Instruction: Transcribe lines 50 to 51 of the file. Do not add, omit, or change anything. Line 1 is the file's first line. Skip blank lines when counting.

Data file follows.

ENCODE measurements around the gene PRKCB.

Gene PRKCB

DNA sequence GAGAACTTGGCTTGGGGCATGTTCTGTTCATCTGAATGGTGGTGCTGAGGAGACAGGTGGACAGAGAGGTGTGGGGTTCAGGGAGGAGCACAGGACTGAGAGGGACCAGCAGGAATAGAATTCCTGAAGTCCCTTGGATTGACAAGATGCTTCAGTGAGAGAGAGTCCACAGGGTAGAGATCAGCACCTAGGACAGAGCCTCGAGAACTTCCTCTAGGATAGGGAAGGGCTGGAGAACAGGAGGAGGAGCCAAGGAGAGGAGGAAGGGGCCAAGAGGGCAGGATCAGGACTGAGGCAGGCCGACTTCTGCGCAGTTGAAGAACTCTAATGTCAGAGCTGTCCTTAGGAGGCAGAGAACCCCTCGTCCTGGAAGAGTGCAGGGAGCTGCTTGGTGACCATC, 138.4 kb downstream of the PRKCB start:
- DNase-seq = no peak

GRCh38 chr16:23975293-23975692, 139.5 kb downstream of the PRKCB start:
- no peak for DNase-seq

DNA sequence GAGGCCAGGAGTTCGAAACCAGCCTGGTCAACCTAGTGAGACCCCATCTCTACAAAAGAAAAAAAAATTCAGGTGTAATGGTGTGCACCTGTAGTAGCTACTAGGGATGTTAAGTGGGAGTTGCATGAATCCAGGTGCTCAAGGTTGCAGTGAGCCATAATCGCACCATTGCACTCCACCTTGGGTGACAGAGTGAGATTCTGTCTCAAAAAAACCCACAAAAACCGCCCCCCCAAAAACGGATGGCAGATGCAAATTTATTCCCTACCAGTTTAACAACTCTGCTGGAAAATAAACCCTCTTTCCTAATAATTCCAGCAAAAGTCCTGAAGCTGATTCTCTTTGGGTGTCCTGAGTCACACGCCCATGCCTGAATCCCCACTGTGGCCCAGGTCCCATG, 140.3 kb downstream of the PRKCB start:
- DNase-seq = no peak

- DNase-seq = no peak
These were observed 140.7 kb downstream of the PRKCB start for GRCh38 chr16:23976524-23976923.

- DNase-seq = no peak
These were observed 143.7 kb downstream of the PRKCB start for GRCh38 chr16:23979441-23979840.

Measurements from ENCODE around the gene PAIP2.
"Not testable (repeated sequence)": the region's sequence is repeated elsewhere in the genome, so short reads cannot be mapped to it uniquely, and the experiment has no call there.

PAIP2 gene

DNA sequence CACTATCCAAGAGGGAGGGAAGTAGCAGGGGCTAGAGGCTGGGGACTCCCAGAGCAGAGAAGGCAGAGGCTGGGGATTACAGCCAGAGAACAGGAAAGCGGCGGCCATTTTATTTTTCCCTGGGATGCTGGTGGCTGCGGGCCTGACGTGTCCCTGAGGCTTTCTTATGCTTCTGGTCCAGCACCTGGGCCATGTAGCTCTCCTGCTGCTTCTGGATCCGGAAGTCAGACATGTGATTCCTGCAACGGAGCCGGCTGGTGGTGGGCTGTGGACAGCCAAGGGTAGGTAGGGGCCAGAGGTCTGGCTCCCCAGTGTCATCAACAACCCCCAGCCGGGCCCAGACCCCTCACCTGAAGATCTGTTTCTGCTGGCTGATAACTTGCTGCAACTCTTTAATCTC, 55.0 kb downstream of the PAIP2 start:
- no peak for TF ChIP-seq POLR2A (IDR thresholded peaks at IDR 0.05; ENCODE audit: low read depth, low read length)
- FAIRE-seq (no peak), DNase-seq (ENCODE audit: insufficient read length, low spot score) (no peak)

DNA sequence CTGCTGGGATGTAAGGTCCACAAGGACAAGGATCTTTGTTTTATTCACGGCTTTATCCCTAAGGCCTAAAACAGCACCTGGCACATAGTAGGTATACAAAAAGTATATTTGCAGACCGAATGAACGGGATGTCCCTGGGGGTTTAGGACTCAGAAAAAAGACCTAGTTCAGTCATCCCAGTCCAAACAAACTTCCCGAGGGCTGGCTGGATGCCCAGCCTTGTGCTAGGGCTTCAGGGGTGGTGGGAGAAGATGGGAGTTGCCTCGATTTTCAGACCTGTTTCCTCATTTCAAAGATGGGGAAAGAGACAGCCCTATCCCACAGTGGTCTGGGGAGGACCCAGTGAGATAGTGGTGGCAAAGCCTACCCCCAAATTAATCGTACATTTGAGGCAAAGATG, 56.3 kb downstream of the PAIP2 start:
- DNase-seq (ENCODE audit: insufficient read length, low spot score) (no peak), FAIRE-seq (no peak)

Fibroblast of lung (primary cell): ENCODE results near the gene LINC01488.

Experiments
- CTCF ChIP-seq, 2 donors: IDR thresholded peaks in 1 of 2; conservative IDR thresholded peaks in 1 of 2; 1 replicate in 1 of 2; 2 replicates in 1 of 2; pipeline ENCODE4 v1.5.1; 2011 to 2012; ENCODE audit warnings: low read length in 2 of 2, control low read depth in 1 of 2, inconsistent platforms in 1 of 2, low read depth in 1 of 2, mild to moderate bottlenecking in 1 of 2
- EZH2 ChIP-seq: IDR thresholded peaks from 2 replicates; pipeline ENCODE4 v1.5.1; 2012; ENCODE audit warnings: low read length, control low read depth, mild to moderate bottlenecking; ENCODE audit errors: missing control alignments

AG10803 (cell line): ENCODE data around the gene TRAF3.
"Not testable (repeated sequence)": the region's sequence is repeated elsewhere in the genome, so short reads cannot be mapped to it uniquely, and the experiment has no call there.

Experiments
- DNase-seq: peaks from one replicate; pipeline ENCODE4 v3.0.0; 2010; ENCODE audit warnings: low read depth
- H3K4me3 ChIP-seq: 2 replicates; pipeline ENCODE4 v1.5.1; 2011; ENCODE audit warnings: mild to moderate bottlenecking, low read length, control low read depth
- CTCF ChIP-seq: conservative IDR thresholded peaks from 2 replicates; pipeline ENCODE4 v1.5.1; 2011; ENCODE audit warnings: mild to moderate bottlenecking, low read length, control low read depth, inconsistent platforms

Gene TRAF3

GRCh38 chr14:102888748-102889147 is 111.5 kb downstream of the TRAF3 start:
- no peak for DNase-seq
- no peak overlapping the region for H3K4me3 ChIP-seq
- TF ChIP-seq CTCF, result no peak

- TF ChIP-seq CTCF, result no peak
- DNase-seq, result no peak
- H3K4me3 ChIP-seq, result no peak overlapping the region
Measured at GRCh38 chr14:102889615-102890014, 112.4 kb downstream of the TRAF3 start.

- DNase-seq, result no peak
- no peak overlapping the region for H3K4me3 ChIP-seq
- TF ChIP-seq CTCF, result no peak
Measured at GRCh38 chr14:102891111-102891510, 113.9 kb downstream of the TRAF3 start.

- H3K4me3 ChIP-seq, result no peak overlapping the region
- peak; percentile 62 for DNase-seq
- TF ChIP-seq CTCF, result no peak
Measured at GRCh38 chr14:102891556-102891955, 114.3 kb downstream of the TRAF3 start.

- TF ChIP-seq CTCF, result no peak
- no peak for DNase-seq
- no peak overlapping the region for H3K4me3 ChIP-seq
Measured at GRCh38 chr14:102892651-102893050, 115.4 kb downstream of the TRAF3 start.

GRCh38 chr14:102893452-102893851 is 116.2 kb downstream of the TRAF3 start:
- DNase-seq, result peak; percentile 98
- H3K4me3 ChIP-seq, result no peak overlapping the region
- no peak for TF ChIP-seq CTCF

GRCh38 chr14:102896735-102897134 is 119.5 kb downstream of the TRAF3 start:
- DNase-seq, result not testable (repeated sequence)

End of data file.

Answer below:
- no peak overlapping the region for H3K4me3 ChIP-seq
Measured at GRCh38 chr14:102892651-102893050, 115.4 kb downstream of the TRAF3 start.